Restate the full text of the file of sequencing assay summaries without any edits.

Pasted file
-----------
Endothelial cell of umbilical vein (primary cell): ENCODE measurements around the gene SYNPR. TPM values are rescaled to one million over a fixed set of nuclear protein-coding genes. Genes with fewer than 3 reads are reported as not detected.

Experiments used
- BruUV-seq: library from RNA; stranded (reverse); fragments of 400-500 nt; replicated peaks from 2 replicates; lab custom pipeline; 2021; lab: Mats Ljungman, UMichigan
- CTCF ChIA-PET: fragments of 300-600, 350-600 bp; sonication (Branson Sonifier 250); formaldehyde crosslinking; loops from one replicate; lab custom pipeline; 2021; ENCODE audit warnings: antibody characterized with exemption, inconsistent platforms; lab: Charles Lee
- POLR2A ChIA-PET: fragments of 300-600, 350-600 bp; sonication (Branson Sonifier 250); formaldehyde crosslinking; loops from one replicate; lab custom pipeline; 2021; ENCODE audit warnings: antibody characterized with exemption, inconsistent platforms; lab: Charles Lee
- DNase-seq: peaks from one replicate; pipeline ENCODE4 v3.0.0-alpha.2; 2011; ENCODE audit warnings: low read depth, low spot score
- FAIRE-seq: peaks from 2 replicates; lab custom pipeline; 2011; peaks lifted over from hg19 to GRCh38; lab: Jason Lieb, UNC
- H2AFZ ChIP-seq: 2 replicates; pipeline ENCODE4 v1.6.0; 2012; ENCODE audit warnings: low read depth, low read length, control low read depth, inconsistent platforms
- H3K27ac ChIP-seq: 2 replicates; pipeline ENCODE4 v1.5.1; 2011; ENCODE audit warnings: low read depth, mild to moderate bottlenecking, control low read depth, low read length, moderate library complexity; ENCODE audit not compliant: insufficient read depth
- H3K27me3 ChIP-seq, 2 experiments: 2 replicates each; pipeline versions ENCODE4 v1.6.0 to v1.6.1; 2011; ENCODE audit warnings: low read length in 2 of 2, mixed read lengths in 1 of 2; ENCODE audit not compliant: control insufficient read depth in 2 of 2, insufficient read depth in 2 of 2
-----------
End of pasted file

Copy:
Endothelial cell of umbilical vein (primary cell): ENCODE measurements around the gene SYNPR. TPM values are rescaled to one million over a fixed set of nuclear protein-coding genes. Genes with fewer than 3 reads are reported as not detected.

Experiments used
- BruUV-seq: library from RNA; stranded (reverse); fragments of 400-500 nt; replicated peaks from 2 replicates; lab custom pipeline; 2021; lab: Mats Ljungman, UMichigan
- CTCF ChIA-PET: fragments of 300-600, 350-600 bp; sonication (Branson Sonifier 250); formaldehyde crosslinking; loops from one replicate; lab custom pipeline; 2021; ENCODE audit warnings: antibody characterized with exemption, inconsistent platforms; lab: Charles Lee
- POLR2A ChIA-PET: fragments of 300-600, 350-600 bp; sonication (Branson Sonifier 250); formaldehyde crosslinking; loops from one replicate; lab custom pipeline; 2021; ENCODE audit warnings: antibody characterized with exemption, inconsistent platforms; lab: Charles Lee
- DNase-seq: peaks from one replicate; pipeline ENCODE4 v3.0.0-alpha.2; 2011; ENCODE audit warnings: low read depth, low spot score
- FAIRE-seq: peaks from 2 replicates; lab custom pipeline; 2011; peaks lifted over from hg19 to GRCh38; lab: Jason Lieb, UNC
- H2AFZ ChIP-seq: 2 replicates; pipeline ENCODE4 v1.6.0; 2012; ENCODE audit warnings: low read depth, low read length, control low read depth, inconsistent platforms
- H3K27ac ChIP-seq: 2 replicates; pipeline ENCODE4 v1.5.1; 2011; ENCODE audit warnings: low read depth, mild to moderate bottlenecking, control low read depth, low read length, moderate library complexity; ENCODE audit not compliant: insufficient read depth
- H3K27me3 ChIP-seq, 2 experiments: 2 replicates each; pipeline versions ENCODE4 v1.6.0 to v1.6.1; 2011; ENCODE audit warnings: low read length in 2 of 2, mixed read lengths in 1 of 2; ENCODE audit not compliant: control insufficient read depth in 2 of 2, insufficient read depth in 2 of 2